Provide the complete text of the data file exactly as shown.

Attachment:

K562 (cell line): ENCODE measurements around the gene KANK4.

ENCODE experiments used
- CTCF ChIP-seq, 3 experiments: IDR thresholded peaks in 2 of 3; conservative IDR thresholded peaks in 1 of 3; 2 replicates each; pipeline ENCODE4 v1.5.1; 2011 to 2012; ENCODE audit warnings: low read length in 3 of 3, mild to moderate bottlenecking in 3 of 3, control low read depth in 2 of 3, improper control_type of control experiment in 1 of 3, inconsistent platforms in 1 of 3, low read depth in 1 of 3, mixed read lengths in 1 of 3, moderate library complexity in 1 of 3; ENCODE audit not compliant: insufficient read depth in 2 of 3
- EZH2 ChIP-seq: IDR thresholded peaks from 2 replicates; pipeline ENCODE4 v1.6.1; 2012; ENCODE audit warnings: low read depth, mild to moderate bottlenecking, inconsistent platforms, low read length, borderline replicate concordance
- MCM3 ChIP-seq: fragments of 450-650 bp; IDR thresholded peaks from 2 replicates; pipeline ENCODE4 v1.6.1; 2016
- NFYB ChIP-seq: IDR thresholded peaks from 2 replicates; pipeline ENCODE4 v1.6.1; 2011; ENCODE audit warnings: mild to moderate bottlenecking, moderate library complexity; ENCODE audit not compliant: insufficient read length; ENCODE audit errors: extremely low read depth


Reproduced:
K562 (cell line): ENCODE measurements around the gene KANK4.

ENCODE experiments used
- CTCF ChIP-seq, 3 experiments: IDR thresholded peaks in 2 of 3; conservative IDR thresholded peaks in 1 of 3; 2 replicates each; pipeline ENCODE4 v1.5.1; 2011 to 2012; ENCODE audit warnings: low read length in 3 of 3, mild to moderate bottlenecking in 3 of 3, control low read depth in 2 of 3, improper control_type of control experiment in 1 of 3, inconsistent platforms in 1 of 3, low read depth in 1 of 3, mixed read lengths in 1 of 3, moderate library complexity in 1 of 3; ENCODE audit not compliant: insufficient read depth in 2 of 3
- EZH2 ChIP-seq: IDR thresholded peaks from 2 replicates; pipeline ENCODE4 v1.6.1; 2012; ENCODE audit warnings: low read depth, mild to moderate bottlenecking, inconsistent platforms, low read length, borderline replicate concordance
- MCM3 ChIP-seq: fragments of 450-650 bp; IDR thresholded peaks from 2 replicates; pipeline ENCODE4 v1.6.1; 2016
- NFYB ChIP-seq: IDR thresholded peaks from 2 replicates; pipeline ENCODE4 v1.6.1; 2011; ENCODE audit warnings: mild to moderate bottlenecking, moderate library complexity; ENCODE audit not compliant: insufficient read length; ENCODE audit errors: extremely low read depth